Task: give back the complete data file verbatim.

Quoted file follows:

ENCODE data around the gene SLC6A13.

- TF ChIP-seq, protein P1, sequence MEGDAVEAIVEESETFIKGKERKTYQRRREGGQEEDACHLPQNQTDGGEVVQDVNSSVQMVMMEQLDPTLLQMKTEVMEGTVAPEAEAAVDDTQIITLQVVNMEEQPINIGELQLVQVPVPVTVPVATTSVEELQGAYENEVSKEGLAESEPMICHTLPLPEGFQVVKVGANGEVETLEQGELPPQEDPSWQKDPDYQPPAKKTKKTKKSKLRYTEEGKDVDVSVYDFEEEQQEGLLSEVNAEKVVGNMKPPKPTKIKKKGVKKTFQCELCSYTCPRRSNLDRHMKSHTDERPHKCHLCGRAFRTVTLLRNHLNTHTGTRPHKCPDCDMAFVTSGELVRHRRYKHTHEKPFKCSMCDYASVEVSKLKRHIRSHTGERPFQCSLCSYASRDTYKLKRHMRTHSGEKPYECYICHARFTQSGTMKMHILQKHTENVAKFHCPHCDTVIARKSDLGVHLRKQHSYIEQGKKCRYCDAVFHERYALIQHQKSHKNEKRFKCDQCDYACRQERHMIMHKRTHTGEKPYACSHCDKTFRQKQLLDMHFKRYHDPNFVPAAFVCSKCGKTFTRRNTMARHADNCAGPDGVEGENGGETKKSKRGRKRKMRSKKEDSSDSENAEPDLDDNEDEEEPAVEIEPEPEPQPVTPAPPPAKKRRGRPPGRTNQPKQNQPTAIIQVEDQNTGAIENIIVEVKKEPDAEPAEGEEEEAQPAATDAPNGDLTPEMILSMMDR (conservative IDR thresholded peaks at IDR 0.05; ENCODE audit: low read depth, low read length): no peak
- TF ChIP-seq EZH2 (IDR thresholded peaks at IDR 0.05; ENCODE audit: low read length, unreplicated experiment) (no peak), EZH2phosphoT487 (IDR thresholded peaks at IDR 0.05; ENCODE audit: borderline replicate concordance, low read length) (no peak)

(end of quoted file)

ENCODE data around the gene SLC6A13.

- TF ChIP-seq, protein P1, sequence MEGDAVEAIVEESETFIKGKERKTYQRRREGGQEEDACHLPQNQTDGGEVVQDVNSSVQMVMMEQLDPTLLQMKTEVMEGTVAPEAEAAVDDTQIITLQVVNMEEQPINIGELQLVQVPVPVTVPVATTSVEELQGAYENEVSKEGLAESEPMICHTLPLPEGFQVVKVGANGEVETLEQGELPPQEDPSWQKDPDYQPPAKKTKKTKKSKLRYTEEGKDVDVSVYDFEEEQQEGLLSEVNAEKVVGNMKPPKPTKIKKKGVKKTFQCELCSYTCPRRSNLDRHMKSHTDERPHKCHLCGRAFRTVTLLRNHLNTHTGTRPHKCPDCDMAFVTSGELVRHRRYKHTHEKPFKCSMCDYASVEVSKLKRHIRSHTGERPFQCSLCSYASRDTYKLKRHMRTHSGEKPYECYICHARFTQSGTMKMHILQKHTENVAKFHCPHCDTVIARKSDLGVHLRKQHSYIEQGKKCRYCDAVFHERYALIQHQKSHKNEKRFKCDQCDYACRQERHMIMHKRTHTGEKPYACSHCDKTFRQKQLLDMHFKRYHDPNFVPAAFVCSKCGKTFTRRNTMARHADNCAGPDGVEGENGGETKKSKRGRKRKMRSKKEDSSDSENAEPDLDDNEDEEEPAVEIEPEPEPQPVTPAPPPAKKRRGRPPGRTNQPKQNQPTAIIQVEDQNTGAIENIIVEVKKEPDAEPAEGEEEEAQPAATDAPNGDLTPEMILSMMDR (conservative IDR thresholded peaks at IDR 0.05; ENCODE audit: low read depth, low read length): no peak
- TF ChIP-seq EZH2 (IDR thresholded peaks at IDR 0.05; ENCODE audit: low read length, unreplicated experiment) (no peak), EZH2phosphoT487 (IDR thresholded peaks at IDR 0.05; ENCODE audit: borderline replicate concordance, low read length) (no peak)